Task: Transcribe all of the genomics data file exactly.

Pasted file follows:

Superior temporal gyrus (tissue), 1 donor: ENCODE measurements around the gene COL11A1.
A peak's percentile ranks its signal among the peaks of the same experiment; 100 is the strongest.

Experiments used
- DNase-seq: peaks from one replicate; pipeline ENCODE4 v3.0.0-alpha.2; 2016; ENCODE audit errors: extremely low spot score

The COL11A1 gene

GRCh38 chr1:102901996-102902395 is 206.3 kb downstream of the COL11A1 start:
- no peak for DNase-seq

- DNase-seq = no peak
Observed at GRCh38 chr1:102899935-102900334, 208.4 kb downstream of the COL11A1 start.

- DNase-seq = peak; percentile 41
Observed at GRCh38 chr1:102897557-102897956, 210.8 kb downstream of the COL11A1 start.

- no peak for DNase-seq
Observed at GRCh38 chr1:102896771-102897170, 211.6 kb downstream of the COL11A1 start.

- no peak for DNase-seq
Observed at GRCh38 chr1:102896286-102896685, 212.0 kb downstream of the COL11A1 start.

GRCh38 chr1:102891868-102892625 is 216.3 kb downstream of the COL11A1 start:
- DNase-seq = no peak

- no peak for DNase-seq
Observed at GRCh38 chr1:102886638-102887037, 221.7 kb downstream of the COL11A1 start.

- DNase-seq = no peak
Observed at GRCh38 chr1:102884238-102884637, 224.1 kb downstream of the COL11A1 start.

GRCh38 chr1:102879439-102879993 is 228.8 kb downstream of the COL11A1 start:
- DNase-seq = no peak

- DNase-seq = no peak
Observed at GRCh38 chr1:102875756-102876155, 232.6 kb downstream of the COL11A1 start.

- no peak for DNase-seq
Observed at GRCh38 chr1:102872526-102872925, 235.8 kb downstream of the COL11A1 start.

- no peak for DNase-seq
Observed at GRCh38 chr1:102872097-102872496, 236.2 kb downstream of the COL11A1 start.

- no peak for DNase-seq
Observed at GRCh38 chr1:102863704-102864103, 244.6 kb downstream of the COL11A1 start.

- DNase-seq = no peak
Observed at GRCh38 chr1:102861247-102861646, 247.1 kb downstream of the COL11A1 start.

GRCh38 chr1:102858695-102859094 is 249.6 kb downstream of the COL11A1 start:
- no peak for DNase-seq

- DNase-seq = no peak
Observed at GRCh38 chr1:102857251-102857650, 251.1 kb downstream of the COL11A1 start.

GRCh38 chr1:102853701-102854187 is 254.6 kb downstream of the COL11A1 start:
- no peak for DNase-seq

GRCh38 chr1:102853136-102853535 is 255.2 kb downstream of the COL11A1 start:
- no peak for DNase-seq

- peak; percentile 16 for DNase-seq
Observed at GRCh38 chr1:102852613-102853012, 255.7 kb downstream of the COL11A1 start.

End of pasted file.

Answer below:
Superior temporal gyrus (tissue), 1 donor: ENCODE measurements around the gene COL11A1.
A peak's percentile ranks its signal among the peaks of the same experiment; 100 is the strongest.

Experiments used
- DNase-seq: peaks from one replicate; pipeline ENCODE4 v3.0.0-alpha.2; 2016; ENCODE audit errors: extremely low spot score

The COL11A1 gene

GRCh38 chr1:102901996-102902395 is 206.3 kb downstream of the COL11A1 start:
- no peak for DNase-seq

- DNase-seq = no peak
Observed at GRCh38 chr1:102899935-102900334, 208.4 kb downstream of the COL11A1 start.

- DNase-seq = peak; percentile 41
Observed at GRCh38 chr1:102897557-102897956, 210.8 kb downstream of the COL11A1 start.

- no peak for DNase-seq
Observed at GRCh38 chr1:102896771-102897170, 211.6 kb downstream of the COL11A1 start.

- no peak for DNase-seq
Observed at GRCh38 chr1:102896286-102896685, 212.0 kb downstream of the COL11A1 start.

GRCh38 chr1:102891868-102892625 is 216.3 kb downstream of the COL11A1 start:
- DNase-seq = no peak

- no peak for DNase-seq
Observed at GRCh38 chr1:102886638-102887037, 221.7 kb downstream of the COL11A1 start.

- DNase-seq = no peak
Observed at GRCh38 chr1:102884238-102884637, 224.1 kb downstream of the COL11A1 start.

GRCh38 chr1:102879439-102879993 is 228.8 kb downstream of the COL11A1 start:
- DNase-seq = no peak

- DNase-seq = no peak
Observed at GRCh38 chr1:102875756-102876155, 232.6 kb downstream of the COL11A1 start.

- no peak for DNase-seq
Observed at GRCh38 chr1:102872526-102872925, 235.8 kb downstream of the COL11A1 start.

- no peak for DNase-seq
Observed at GRCh38 chr1:102872097-102872496, 236.2 kb downstream of the COL11A1 start.

- no peak for DNase-seq
Observed at GRCh38 chr1:102863704-102864103, 244.6 kb downstream of the COL11A1 start.

- DNase-seq = no peak
Observed at GRCh38 chr1:102861247-102861646, 247.1 kb downstream of the COL11A1 start.

GRCh38 chr1:102858695-102859094 is 249.6 kb downstream of the COL11A1 start:
- no peak for DNase-seq

- DNase-seq = no peak
Observed at GRCh38 chr1:102857251-102857650, 251.1 kb downstream of the COL11A1 start.

GRCh38 chr1:102853701-102854187 is 254.6 kb downstream of the COL11A1 start:
- no peak for DNase-seq

GRCh38 chr1:102853136-102853535 is 255.2 kb downstream of the COL11A1 start:
- no peak for DNase-seq

- peak; percentile 16 for DNase-seq
Observed at GRCh38 chr1:102852613-102853012, 255.7 kb downstream of the COL11A1 start.